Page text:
Many students may have noticed the tables in the SLTC this semester, where students were encouraged to take photos displaying micro-aggressions and micro-affirmations that they’ve heard before. The photo shoot was part of a larger movement called the M & M Project, which is led by Dr. Micheal Miyawaki, Assistant Professor of Sociology.
“The M&M Project is a photography project aimed at raising awareness about micro-aggressions and promoting the campus adoption of micro-affirmations. The project involves students holding up written signs of their encounters with these micro-behaviors, and having their pictures taken,” Dr. Miyawaki said.
A micro-aggression can be defined as a statement, action or incident that includes an instance of indirect, subtle, or unintentional discrimination against members of a marginalized group. On the other hand, a micro-affirmation can be defined as a statement, action or incident that signals inclusion, representation, and the validation of experiences. Micro-behaviors can manifest in numerous ways and affect many different identities. However, the M & M Project focuses on race, ethnicity, and culture this year as a theme.
Dr. Miyawaki was inspired to bring the M & M Project to life at Hendrix after coming across photos online of students at Fordham University holding up written signs of their experiences with racial micro-aggressions. He shared these photos with the students in his race and ethnicity course, which generated much fruitful discussion among them.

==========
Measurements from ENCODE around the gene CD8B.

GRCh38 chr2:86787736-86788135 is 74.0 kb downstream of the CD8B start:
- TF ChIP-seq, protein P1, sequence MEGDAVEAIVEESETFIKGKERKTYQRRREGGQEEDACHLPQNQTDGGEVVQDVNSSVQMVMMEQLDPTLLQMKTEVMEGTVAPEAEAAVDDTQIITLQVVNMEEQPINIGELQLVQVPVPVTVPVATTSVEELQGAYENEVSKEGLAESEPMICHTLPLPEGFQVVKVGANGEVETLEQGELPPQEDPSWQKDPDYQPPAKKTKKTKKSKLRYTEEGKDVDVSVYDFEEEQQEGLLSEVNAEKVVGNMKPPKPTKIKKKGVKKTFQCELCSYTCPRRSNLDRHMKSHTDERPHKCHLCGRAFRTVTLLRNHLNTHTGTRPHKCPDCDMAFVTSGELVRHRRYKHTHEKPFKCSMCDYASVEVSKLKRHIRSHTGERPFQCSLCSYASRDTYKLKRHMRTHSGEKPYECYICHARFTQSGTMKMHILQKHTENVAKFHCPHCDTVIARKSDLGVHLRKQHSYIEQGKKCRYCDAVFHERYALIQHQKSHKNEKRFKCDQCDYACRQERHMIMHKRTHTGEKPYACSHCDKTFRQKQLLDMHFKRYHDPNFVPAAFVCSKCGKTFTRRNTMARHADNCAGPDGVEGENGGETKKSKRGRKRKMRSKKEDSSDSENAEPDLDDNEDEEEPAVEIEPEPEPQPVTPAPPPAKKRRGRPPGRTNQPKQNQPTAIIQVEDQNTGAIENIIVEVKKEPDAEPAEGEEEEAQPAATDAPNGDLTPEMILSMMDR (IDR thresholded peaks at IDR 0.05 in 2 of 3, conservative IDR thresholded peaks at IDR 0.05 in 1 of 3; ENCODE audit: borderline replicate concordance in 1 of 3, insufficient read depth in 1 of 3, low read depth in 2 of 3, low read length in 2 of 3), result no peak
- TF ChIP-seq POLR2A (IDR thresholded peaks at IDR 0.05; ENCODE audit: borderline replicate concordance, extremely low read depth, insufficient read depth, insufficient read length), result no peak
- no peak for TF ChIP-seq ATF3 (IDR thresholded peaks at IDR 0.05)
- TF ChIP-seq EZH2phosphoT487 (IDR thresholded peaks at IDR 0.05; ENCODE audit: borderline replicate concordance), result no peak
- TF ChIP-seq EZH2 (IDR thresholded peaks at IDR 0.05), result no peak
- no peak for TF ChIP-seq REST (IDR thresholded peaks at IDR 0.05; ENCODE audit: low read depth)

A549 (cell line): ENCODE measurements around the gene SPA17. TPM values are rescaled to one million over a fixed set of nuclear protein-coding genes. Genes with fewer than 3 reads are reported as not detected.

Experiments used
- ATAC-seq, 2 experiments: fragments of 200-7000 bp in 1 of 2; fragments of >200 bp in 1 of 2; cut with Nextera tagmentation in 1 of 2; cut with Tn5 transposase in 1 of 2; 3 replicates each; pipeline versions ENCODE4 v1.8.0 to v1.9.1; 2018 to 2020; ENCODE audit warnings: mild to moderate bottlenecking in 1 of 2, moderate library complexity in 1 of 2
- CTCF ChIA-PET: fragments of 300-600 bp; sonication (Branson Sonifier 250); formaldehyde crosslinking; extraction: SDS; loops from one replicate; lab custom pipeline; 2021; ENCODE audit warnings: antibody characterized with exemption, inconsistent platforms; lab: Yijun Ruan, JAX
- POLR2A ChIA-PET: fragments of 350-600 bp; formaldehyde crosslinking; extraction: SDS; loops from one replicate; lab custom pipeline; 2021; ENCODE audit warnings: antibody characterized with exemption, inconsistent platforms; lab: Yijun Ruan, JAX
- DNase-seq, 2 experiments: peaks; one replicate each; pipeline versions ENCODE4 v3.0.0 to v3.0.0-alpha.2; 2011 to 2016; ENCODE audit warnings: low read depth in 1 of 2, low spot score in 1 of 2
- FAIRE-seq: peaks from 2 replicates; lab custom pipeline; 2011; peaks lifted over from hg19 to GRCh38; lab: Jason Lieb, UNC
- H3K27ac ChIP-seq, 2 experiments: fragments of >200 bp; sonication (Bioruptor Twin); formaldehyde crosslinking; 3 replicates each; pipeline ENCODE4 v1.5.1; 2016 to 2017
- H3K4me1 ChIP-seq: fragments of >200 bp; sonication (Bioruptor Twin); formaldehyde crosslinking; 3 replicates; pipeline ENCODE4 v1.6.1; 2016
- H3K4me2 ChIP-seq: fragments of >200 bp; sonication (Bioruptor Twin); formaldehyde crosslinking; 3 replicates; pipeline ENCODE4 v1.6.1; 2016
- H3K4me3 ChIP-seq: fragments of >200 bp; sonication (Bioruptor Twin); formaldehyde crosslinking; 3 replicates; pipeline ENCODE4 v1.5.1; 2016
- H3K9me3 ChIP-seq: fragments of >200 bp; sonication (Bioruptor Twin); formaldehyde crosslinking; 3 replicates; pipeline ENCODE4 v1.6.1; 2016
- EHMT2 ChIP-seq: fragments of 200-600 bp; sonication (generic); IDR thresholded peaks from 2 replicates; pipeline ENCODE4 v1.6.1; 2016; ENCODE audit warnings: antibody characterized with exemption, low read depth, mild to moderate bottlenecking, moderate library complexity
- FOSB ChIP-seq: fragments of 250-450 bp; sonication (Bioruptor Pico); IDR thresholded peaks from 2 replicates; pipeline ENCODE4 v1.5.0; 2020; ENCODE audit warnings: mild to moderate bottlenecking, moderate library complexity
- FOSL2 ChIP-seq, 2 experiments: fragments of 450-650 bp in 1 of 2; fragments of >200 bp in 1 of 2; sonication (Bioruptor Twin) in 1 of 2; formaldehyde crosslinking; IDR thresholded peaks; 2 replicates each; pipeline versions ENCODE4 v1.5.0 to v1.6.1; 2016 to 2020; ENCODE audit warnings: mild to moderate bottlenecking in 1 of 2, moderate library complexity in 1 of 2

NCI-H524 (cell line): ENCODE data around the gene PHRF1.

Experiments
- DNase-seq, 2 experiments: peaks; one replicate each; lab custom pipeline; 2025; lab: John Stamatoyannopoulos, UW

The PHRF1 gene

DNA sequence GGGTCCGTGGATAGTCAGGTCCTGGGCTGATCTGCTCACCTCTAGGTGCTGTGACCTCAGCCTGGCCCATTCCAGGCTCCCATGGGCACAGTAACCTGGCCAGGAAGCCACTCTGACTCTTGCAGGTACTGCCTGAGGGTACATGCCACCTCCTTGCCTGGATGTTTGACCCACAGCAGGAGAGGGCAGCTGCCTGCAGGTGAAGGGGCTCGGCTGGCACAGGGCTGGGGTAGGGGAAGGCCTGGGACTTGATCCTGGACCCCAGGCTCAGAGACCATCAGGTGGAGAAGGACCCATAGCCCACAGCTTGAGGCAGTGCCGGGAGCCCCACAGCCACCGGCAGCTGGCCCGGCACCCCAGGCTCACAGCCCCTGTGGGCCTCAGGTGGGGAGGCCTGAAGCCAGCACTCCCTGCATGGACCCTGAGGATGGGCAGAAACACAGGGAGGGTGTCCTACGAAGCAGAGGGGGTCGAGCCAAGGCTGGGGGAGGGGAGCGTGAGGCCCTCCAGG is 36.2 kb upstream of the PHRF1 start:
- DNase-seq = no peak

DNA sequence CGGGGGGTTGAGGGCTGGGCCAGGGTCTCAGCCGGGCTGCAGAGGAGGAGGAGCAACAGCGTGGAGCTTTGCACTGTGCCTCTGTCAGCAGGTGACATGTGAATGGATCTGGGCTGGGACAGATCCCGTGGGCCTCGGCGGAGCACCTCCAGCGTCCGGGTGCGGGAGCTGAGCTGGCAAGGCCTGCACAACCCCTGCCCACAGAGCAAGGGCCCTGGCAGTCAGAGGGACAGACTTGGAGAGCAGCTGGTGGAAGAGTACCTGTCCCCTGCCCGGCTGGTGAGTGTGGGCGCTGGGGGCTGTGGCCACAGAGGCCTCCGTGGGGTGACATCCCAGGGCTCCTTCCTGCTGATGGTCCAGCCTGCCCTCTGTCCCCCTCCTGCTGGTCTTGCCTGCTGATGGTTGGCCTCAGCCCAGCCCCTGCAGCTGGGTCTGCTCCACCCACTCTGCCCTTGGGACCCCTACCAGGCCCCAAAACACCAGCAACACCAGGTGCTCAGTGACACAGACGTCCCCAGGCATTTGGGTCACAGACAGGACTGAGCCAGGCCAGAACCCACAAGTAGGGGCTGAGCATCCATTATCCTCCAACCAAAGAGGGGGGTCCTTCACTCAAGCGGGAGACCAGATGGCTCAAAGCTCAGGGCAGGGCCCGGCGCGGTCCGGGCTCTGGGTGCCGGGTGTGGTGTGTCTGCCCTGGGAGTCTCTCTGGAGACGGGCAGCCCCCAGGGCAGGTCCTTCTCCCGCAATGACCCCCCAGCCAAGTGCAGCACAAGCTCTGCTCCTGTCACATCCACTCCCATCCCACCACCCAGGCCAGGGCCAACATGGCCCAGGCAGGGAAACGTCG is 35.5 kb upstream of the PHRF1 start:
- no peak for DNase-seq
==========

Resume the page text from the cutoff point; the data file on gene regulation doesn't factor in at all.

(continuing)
“I later learned that there were other colleges that did similar photography projects on racial micro-aggressions. I thought that it would be a neat to bring the idea to Hendrix but with a twist, the twist being that the project would focus on both micro-aggressions and micro-affirmations,” Dr. Miyawaki said.
After much consulting with Dr. Leslie Templeton, Dr. Dionne Jackson, Dominique Kelleybrew, Kesha Baoua, and colleagues in the Sociology/Anthropology department, Dr. Miyawaki applied for a grant for the M & M Project from the Associated Colleges of the South. He was delighted to receive funding from them for the project.
The photos of students sharing their experiences with micro-aggressions and micro-affirmations will be used to develop a website over the summer. On the website, Dr. Miyawaki will invite some students to further elaborate on their experiences with the statements featured in the photos. In the fall of this year, the website will be used to launch an awareness campaign about micro-aggressions and micro-affirmations.
“By raising awareness about microaggressions and how these gestures and remarks can be offensive, hurtful, and marginalizing, perhaps students, faculty, and staff may become more “woke” to what we say and do in our everyday interactions,” Dr. Miyawaki said. “By the same token, if we learn about and encourage the campus-wide adoption of microaffirmations, then maybe this can help towards fostering an even more positive, inclusive, and supportive environment at Hendrix.”
The ultimate goal of the project is to further cultivate a more inclusive, welcoming, and understanding community at Hendrix College.